Travel Features

MODERN-DAY TREASURE HUNT

Unraveling the clues to finding Forrest Fenn’s hidden stash.

orrest-fenn-hidden-treasure-clues

The way Forrest Fenn puts it, the treasure chest includes: 265 gold coins; nuggets; a Spanish 17th-century gold ring with a large emerald; necklaces; and a Navajo bracelet that Richard Wetherill, the controversial cowboy, explorer and trader credited with discovering Mesa Verde’s Cliff Palace, sold to hotel legend Fred Harvey in 1901.

“I won it playing pool with Byron Harvey,” Fenn says.

Inside his memoir, you will find a 24-line poem that includes nine clues, which, Fenn writes, “if followed precisely, will lead to the end of my rainbow and the treasure....” Other clues can be found in the memoir’s text, he says.

Thus began the latest chapter of It’s a Mad, Mad, Mad, Mad World.

Fenn, 82, has received roughly 6,000 e-mails from treasure hunters and wannabe treasure hunters. He has attracted media attention from across the world. He has ticked off at least one neighbor and plenty of treasure hunters who have complained that the treasure is too hard to find.

“I never said it was easy,” Fenn says.

Fenn’s neighbor called him recently. “It was not a social call,” says the Santa Fe, New Mexico, collector, author and entrepreneur whom Newsweek calls a “real-life Indiana Jones.” Seems some guys were digging up her front yard looking for Fenn’s treasure. “Tell them,” Fenn told his neighbor, “that the treasure is not in your front yard.”

And people have complained that Fenn never gives any clues to where it might be? Well, you can now strike out his neighbor’s front yard.

Besides, Fenn has said that the treasure is in the mountains somewhere north of Santa Fe. He has also said it’s more than 300 miles west of Toledo, Ohio. And, pssst, when I interviewed him at his home in December, he gave me another clue. “It’s not in Nevada.”

In 2010, Fenn published a memoir, The Thrill of the Chase, available exclusively through Collected Works Bookstore in Santa Fe, New Mexico. In the memoir, he wrote that he had filled a cast-bronze chest (probably a Romanesque lockbox from around 1150 A.D.) with treasure. “Everything’s a treasure to me,” says Fenn, who collects goods that range from rare books to Western and Indian artifacts to “weird-looking rocks.”

“I keep things I love,” says Fenn, but he decided to part with some things, to provide adventure seekers with the thrill of a chase.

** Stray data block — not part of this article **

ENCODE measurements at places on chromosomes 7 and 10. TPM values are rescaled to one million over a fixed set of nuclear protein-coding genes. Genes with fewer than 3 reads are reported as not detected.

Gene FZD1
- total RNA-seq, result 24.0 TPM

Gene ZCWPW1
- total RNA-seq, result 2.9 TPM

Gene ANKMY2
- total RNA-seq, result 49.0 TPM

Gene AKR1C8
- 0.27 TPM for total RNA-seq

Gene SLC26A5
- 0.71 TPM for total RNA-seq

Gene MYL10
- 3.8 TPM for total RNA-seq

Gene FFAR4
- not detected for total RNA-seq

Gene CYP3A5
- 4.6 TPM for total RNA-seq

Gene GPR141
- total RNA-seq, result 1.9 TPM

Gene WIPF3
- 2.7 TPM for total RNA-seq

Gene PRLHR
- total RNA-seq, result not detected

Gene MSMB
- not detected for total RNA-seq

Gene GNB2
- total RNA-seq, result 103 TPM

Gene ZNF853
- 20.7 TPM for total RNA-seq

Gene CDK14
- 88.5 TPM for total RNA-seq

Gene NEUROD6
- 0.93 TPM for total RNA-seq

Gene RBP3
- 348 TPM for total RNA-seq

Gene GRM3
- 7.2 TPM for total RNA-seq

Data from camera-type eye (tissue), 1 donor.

Nor has he put a price tag on the treasure, but various reports have estimated its value at $1 million, $2 million or $3 million.

“When it gets to $10 million,” Fenn says, “I’m going to go back and get it.”

The odds of finding that treasure might be slim, but Fenn knows all about defying odds.

He grew up in Texas, but spent many summers with his school-principal father in Yellowstone National Park until he considered himself “a 19-year-old lank without discipline, focus or cause.” He joined the Air Force when the Korean War broke out, became a pilot and found himself in Germany flying in a F-100C “with an atomic bomb under my wing.” By the time Vietnam came along, he was a major and a fighter pilot. While he was in Vietnam, he was shot down twice. After leaving the Air Force, he moved his family to Santa Fe and started an art gallery.

At age 58, Fenn was diagnosed with cancer. A one-hour surgery turned into five hours, and afterward he was given a 20 percent chance of living three years. “That’s a pretty eye-opening diagnosis,” he says.

He survived that scare, too. Some 20 years later, Fenn decided to hide a box filled with assorted treasures, to give other people the thrill of the chase.

“My family’s taken care of; I’ve had so much fun collecting this junk, and I always loved the outdoors,” he says. “I wanted to get some people off the couch and out in the woods. The greatest thrill to me is to be walking in the woods and come across something absolutely wonderful—like two porcupines playing with each other in Yellowstone.”

So who’s looking for his treasure?

“My audience is every redneck with a pickup truck,” Fenn says. “Maybe he’s lost his job, has six kids to feed, has a sleeping bag and likes adventure.”

Actually, some treasure hunters are a far cry from that description, with one exception: They love...

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